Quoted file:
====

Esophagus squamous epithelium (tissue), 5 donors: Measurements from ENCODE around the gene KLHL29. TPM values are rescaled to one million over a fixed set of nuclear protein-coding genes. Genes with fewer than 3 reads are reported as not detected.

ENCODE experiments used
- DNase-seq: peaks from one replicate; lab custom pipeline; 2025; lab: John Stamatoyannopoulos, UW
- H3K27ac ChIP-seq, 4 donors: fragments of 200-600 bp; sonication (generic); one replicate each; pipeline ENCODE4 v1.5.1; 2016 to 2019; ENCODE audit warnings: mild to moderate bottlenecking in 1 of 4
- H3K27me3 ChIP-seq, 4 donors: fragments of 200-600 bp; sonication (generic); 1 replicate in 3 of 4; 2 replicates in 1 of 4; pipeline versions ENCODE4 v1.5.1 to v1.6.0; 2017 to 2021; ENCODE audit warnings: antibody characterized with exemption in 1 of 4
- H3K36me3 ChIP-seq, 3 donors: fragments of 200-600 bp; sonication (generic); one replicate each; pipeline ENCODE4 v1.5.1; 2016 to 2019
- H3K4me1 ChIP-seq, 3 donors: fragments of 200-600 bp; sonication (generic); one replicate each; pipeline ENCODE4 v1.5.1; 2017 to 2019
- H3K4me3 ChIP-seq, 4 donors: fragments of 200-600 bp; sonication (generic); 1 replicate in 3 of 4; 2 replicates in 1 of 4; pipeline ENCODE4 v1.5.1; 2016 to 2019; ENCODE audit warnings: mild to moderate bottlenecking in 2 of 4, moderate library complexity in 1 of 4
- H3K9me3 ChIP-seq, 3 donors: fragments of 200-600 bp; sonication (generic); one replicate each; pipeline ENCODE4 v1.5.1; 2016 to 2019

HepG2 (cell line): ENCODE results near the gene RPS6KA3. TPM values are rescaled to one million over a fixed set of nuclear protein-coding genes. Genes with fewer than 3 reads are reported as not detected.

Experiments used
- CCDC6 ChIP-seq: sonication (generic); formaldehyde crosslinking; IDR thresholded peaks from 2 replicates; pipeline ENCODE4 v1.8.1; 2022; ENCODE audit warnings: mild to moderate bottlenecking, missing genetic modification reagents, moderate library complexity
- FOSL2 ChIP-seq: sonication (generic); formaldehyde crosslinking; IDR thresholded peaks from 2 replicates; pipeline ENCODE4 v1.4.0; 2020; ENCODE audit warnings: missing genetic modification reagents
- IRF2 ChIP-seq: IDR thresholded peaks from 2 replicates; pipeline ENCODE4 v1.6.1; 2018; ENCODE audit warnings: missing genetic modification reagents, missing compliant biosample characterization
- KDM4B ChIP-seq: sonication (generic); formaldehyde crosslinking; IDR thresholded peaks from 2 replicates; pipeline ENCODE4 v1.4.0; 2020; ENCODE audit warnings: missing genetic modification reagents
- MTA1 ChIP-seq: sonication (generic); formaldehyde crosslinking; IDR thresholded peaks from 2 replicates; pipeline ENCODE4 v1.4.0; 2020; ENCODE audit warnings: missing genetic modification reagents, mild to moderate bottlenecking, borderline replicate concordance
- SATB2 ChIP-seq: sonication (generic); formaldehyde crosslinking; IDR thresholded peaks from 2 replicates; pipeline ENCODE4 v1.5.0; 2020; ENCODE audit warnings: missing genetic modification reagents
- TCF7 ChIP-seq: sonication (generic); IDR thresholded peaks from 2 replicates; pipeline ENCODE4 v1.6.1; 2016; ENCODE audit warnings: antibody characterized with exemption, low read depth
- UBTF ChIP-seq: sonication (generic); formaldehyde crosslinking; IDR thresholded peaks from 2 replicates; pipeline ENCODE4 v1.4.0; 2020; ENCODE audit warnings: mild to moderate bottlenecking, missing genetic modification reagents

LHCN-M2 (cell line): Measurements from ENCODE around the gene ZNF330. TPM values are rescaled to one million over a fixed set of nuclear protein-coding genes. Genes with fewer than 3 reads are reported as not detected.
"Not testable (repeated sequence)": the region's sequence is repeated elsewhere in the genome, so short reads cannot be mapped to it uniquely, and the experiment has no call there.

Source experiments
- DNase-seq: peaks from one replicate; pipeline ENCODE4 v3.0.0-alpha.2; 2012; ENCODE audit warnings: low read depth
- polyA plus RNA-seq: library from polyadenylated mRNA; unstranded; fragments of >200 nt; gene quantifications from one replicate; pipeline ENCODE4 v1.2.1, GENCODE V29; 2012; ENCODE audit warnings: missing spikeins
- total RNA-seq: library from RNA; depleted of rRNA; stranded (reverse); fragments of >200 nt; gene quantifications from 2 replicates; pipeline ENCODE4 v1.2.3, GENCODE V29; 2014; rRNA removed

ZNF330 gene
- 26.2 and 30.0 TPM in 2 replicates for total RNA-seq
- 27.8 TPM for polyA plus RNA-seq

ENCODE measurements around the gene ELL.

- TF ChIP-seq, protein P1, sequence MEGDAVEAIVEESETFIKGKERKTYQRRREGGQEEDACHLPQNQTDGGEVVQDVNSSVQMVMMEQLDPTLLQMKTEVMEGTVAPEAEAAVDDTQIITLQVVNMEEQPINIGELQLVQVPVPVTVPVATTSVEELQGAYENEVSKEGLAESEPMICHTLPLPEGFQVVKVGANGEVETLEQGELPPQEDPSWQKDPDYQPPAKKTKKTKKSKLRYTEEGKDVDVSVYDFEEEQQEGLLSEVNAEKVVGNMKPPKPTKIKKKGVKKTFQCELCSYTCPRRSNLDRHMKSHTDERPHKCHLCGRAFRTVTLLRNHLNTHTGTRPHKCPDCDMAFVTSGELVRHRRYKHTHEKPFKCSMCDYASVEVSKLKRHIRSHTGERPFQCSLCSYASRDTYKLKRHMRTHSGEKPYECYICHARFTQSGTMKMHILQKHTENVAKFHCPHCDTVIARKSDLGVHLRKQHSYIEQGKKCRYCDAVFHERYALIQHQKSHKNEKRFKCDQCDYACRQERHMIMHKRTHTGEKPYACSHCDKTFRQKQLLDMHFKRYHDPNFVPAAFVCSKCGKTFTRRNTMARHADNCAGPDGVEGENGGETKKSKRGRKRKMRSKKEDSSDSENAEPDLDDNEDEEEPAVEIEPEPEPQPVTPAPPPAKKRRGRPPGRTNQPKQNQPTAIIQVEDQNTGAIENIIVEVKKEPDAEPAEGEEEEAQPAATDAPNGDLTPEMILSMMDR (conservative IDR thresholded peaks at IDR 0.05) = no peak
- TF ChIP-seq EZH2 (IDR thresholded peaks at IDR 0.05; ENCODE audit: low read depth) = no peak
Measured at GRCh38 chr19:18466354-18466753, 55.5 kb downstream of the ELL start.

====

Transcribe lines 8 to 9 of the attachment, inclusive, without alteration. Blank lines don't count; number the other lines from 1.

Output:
- H3K4me3 ChIP-seq, 4 donors: fragments of 200-600 bp; sonication (generic); 1 replicate in 3 of 4; 2 replicates in 1 of 4; pipeline ENCODE4 v1.5.1; 2016 to 2019; ENCODE audit warnings: mild to moderate bottlenecking in 2 of 4, moderate library complexity in 1 of 4
- H3K9me3 ChIP-seq, 3 donors: fragments of 200-600 bp; sonication (generic); one replicate each; pipeline ENCODE4 v1.5.1; 2016 to 2019